I am a little dismayed that whatever fervor Silicon Valley had for copyright and patent reform has long since been replaced with ire towards other industries and entrenched monopolies. Fifteen years ago, or very close to that, we were seeing startups getting threatened by the music industry and taken down for infringing actions. The technology industry had a clear existential threat in the music and movie industries, and every corner of the industry hated it. We wanted things to be fixed. But that's gone now.
So what happened?
First off, part of the problem is that people grew up. The small scrappy startups that were fearing obliteration from a future-fearing, overly conservative content industry have now grown up, become entrenched monopolies of their own, and learned how to navigate the ridiculously irritating maze that is music licensing. The last time I heard that a start-up was having problems with music, it was Spotify trying to get licenses to expand into the US, which was eventually resolved quietly anyway.
The music industry may have played a part in this too. In the early 2000s, the industry carried a vibe of "I'll make my own, with blackjack and hookers". Instead of offering a paid service with comparable convenience, quality, and selection to existing unauthorized services, they instead gave us crap like PressPlay, where you had to be always online to listen to your music and couldn't burn more than two songs to a CD. The iTunes store was revolutionary at the time simply because of how many concessions Apple was able to get out of the music industry.
I mean, back then, you could authorize your music to be played, offline, on five whole computers, and as many iPods as you could buy. You could also burn anything you wanted to a CD, even then import it right back in for a fairly slow but entirely sanctioned way of stripping the DRM from iTunes songs. And yes, the collection had some very noticeable gaps in it, but the magic of economics was such that we even got The Beatles to finally agree to sell their music on yet-another-format.
But it also meant that the technology industry didn't need to actually disrupt the music industry at all, or reform copyright. At the end of the day, they just needed a solid-sounding business model and enough time to get the music industry to acquiesce. Google had to launch their music service without a store, because the music industry views Google Search as a piracy machine. But about a year later, and some very slight adjustments to search ranking factors, and suddently the music industry is perfectly happy to let Google sell music subscriptions.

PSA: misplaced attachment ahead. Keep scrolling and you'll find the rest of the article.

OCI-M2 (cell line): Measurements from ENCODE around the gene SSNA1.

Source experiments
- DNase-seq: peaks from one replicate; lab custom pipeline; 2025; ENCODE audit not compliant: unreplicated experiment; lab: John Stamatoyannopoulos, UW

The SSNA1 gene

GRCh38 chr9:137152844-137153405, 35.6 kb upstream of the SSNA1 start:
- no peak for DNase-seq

So now that the music and movie industries have decided they'll actually touch the internet, any energy left towards fighting the inanity of modern copyright law is dead, dead, dead. After all, every major technology company sells a fairly large amount of proprietary software - even Google, which gives their proprietary software away sometimes, still uses it as a way to get hardware vendors to do what they want. The biggest copyright-related thing the technology industry wants to do now is put DRM in web browsers so we can be hacked by security holes that are illegal to research.
Instead, the biggest fight Silicon Valley has nowadays is crushing local taxi services. Granted, they deserve it, but it's not that hard of a battle. The only reason why they're still around is because they have third-rate political connections to local municipalities. It's not like there's some big federal ban incoming to prevent you from using your iPhone as a taximeter that automatically collects fares and destination information from a private taxi network. Everything involved is just making sure the right "tips" go to the right politicians. Even beyond that, there are enough municipalities that allow these services that this will never be an existential threat for them.
And yet at the same time it's caused a fairly big shift in attitude. The tech industry has always had the "white male dominated engineering field problem", but the political attitudes have shifted to the worse. When we were fighting the music industry, the hope was for the federal government to step in and reform the law so everyone gets a fair share. A largely liberal-leaning goal. But now that we've either grown up, or more cynically, became more entrenched and corrupt, we don't really want that anymore. The problems facing Uber or Lyft aren't pushing interest towards fairer regulations, it's pushing interest towards a distrust of any and all regulation.
We don't want to compete fairly anymore, we want our own special set of rules and carve-outs just for ourselves.